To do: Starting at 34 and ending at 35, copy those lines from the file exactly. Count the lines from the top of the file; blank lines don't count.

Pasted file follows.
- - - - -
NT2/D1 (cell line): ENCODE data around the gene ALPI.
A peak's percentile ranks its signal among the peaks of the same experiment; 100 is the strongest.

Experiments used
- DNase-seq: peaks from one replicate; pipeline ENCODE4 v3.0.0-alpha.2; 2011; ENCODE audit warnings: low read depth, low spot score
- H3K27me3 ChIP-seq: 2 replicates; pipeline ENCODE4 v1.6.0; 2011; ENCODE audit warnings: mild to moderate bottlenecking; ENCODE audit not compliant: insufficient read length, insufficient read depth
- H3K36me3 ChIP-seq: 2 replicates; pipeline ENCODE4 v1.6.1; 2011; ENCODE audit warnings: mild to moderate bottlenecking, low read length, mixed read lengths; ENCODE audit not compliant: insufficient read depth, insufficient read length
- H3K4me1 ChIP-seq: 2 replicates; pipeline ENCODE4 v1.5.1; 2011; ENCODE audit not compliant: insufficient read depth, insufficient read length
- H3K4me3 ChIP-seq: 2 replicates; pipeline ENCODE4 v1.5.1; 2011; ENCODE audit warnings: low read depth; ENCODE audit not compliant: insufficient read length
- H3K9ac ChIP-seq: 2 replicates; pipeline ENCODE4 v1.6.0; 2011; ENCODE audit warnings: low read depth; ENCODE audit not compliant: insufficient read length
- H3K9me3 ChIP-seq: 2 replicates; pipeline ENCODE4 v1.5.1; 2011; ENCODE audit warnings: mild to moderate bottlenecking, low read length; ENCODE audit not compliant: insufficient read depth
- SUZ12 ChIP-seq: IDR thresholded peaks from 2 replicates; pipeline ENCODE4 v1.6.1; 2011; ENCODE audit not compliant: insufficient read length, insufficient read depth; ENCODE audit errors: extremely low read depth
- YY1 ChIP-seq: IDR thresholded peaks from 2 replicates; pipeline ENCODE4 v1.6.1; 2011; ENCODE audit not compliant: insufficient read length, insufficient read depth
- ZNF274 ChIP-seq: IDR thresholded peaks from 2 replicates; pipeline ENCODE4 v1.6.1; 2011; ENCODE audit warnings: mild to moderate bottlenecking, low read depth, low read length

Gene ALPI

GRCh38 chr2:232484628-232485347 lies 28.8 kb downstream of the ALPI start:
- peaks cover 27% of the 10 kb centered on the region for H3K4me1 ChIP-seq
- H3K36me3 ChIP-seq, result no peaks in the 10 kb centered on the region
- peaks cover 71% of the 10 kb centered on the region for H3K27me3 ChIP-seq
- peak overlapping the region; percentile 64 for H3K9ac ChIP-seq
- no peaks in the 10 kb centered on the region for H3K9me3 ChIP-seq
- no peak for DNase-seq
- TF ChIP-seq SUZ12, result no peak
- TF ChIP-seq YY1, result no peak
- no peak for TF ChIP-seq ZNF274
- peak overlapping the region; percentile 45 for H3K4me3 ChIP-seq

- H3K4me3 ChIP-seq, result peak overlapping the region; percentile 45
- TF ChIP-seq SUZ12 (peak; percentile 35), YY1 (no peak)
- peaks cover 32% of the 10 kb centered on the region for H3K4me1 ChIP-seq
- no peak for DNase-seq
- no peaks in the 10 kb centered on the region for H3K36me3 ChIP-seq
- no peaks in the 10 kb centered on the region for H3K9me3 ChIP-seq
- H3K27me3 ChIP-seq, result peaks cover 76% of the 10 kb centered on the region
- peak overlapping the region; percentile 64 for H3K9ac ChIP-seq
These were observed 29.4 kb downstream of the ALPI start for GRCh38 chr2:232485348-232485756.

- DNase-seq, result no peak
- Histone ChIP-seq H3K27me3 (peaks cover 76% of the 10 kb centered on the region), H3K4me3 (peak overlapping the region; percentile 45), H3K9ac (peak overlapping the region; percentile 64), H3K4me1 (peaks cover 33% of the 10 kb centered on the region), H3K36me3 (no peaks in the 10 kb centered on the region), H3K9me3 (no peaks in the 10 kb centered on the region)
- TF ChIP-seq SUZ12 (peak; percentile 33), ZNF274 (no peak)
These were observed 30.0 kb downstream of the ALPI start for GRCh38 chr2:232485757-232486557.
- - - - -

These were observed 29.4 kb downstream of the ALPI start for GRCh38 chr2:232485348-232485756.

- DNase-seq, result no peak